Thursday, March 25, 2004


Not sure whether to be singing an aria or the blues today. On the one hand, Old Faithful himself, NPR Morning Edition host Bob Edwards, is apparently too old (at 56) to keep reeling them in at the new and improved, Golden-Arches-Endowed NPR. It kind of leaves some of us dazed. How is it, one wonders, that those old geezers--the trio of TV network anchors--can smoothly keep going well into their '70s even as their faces grow less than telegenically ideal? And yet the dulcet-voiced Bobby E., on the other hand, a decade and a half younger, and with no need for a facial, gets tossed aside. Perhaps his pipes are slipping in some fashion perceptible only at canine frequency ranges, but I don't think us humans have any problems with it. But I take heart in his reaction: I love how he's been a truth-teller to the bitter end, refusing to play along with the standard corporate bullshit protocol, which calls for all parties to pretend that the sacking is a mutually agreed upon move. Instead, he plaintively noted to every interviewer who asked that none of this was his idea, taking care to be as well-modulated in his reaction as his voice is over the air. And this has sparked something of a budding national outrage which I think has a decent chance of getting this overturned. This whole thing may just move me to sign my first-ever online petition. Check out the empty Aeron chair here.

I'd Really Rather Be in Prague. I'm also just a tad bummed to have missed this, a writers' festival in the world's most beautiful city. It's beautiful not in the sunny American ideal sense, but rather in the tragic, ancient, gothic manner that my European lineage/son-of-an-architect DNA has endowed me with. But there's always next year. Hope springs eternal. Perhaps I'll roust my dad and take him there next spring as part of one last European tour for a 76-year-young fellow.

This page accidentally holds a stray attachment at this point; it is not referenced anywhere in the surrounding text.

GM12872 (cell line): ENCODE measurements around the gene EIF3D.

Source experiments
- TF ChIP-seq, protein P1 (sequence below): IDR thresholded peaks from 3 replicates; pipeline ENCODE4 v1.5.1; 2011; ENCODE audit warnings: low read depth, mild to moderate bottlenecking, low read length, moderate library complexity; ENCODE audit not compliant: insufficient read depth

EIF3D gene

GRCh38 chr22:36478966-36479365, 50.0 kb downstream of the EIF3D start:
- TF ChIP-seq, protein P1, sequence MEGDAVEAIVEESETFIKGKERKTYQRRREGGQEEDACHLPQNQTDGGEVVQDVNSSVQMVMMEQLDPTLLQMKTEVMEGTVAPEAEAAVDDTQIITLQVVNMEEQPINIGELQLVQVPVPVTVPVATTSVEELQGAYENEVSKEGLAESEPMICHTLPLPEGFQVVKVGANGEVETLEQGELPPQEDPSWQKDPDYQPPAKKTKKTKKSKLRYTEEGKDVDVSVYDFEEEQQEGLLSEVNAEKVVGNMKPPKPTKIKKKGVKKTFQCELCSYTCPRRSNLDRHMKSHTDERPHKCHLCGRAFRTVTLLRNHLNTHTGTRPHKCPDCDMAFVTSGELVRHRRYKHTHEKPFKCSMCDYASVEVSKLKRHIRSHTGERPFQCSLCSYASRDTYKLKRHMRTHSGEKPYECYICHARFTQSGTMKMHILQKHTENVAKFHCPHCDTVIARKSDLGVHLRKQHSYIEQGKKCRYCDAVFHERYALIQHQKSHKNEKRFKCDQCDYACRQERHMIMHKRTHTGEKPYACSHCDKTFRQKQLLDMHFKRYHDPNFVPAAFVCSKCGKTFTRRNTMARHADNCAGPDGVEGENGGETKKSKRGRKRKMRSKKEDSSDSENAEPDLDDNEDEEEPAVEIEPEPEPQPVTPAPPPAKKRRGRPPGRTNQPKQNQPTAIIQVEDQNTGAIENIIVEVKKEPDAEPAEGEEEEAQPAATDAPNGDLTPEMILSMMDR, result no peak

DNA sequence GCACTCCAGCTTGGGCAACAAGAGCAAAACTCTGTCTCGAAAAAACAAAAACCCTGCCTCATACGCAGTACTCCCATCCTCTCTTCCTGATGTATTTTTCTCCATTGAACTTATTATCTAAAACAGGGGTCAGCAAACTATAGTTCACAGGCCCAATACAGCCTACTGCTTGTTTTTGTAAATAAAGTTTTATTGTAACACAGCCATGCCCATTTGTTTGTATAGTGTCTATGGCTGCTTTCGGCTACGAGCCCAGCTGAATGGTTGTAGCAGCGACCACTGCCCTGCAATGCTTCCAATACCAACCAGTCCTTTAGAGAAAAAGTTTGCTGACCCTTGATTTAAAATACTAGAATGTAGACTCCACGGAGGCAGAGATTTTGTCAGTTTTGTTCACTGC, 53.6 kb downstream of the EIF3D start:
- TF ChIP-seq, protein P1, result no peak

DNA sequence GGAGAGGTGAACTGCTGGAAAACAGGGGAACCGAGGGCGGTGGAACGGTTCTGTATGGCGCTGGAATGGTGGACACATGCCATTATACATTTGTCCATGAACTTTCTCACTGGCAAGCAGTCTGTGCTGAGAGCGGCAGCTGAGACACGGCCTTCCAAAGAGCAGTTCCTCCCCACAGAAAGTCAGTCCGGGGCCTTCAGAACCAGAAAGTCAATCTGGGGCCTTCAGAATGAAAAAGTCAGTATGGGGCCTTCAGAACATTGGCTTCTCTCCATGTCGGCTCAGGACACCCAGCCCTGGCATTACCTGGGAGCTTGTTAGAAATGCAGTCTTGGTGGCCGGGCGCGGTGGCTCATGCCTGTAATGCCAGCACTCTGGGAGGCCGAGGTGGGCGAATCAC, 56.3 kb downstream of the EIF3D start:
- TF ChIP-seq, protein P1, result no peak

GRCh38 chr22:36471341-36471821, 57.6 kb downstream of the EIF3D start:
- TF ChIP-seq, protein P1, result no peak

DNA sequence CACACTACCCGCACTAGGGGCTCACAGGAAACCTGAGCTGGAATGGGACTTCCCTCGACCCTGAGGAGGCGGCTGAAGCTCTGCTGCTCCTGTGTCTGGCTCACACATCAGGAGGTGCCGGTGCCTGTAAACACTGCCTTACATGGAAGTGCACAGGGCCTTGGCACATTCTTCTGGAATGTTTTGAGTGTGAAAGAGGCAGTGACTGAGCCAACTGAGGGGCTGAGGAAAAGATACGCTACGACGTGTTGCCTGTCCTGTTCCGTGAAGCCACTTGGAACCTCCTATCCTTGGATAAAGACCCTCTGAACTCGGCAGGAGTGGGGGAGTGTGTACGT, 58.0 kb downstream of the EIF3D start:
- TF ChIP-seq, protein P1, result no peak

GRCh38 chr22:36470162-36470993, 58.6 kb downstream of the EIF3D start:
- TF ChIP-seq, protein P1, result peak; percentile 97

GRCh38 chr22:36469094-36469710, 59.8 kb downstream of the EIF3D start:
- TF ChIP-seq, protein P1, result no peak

Standing Up to Abuse. And yes, there's so very much more to be happy about today, things that would prompt an operatic trill, if only I could sing a note. Each day brings us more encouragement that courageous citizens are standing up one by one to tell the truth even in the face of a furious onslaught of lies and abuse from our paranoid right-wing cabal in Washington. And this will culminate later this year, one hopes, in our winning back our country. Yesterday it was the steady, heroic truthtelling of former White House antiterrorism chief Richard Clarke, braving the organized smears to tell millions of his countrymen what most intelligent people already have discerned: that our president and his top aides are outrageous liars. And today comes breaking word from the generally authoritative Capitol Hill paper Roll Call that the man who has a chokehold on the Congress, Rep. Tom "The Hammer" DeLay, is discussing contingency plans in the event that he is indicted for a range of alleged campaign-finance abuses back in his native Texas. And if it happens, it will be because of the heroics of another quietly courageous American, a formerly obscure county D.A., Ronnie Earle, who has stood up to every manner of obstacle being thrown in his path by frantic Republicans intent on protecting DeLay (for the best background on this case, be sure to read this Salon story from a couple of weeks ago. Just click on the free day pass in the upper right corner for access). When the Texas legislature raised the possibility of stripping Earle of his budget, he still didn't relent. He simply responded that even if he were rendered staffless, he would simply issue subpoenas based on newspaper investigations of the funny-money trail. May the next president award these two fellows the Medal of Honor.


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